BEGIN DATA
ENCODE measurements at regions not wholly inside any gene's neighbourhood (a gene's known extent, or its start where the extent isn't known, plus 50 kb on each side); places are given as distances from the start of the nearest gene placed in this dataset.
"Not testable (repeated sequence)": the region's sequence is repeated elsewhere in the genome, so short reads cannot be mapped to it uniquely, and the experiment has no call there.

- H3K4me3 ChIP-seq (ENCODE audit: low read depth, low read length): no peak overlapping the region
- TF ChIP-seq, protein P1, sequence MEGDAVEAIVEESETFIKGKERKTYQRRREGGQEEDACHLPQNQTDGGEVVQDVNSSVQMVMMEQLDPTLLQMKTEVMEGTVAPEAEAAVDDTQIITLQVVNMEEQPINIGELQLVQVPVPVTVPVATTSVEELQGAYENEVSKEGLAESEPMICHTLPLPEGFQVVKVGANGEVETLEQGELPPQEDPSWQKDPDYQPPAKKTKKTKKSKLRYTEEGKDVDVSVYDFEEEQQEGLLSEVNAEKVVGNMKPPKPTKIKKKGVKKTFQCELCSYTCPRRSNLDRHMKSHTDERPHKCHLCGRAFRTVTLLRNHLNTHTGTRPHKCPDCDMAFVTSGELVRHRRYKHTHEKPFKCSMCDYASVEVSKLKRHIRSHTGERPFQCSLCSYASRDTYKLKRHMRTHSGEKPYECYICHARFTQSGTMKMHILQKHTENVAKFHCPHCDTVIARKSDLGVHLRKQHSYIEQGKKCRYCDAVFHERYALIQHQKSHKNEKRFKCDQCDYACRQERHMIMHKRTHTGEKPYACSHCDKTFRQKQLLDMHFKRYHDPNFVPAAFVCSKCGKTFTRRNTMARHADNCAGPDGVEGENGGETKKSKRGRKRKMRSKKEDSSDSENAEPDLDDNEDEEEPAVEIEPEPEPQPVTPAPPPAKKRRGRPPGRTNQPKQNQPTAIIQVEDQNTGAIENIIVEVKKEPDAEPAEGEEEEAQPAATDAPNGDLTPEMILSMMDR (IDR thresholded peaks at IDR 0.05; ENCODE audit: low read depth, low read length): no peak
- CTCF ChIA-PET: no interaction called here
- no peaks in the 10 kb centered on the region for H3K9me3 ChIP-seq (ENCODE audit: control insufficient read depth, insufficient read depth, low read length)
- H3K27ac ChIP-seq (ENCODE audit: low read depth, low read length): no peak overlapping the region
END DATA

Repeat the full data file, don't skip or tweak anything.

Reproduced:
ENCODE measurements at regions not wholly inside any gene's neighbourhood (a gene's known extent, or its start where the extent isn't known, plus 50 kb on each side); places are given as distances from the start of the nearest gene placed in this dataset.
"Not testable (repeated sequence)": the region's sequence is repeated elsewhere in the genome, so short reads cannot be mapped to it uniquely, and the experiment has no call there.

- H3K4me3 ChIP-seq (ENCODE audit: low read depth, low read length): no peak overlapping the region
- TF ChIP-seq, protein P1, sequence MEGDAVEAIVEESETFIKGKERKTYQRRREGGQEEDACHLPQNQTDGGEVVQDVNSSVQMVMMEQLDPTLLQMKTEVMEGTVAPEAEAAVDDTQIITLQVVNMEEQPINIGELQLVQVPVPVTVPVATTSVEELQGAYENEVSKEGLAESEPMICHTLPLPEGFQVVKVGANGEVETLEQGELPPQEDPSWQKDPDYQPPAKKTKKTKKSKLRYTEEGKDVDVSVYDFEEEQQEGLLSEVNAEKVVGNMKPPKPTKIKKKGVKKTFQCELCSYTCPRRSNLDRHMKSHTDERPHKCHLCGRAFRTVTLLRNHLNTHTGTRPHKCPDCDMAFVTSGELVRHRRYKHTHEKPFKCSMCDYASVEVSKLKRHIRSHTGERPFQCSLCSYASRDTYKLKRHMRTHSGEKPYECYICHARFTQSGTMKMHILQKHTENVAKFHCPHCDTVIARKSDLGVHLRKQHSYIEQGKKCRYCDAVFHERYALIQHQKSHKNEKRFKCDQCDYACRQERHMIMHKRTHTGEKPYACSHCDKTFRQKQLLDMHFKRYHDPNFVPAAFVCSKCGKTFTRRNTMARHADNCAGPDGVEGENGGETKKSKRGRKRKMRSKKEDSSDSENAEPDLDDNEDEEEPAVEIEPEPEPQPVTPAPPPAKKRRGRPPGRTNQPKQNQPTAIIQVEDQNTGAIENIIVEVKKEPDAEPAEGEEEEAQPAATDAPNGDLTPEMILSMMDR (IDR thresholded peaks at IDR 0.05; ENCODE audit: low read depth, low read length): no peak
- CTCF ChIA-PET: no interaction called here
- no peaks in the 10 kb centered on the region for H3K9me3 ChIP-seq (ENCODE audit: control insufficient read depth, insufficient read depth, low read length)
- H3K27ac ChIP-seq (ENCODE audit: low read depth, low read length): no peak overlapping the region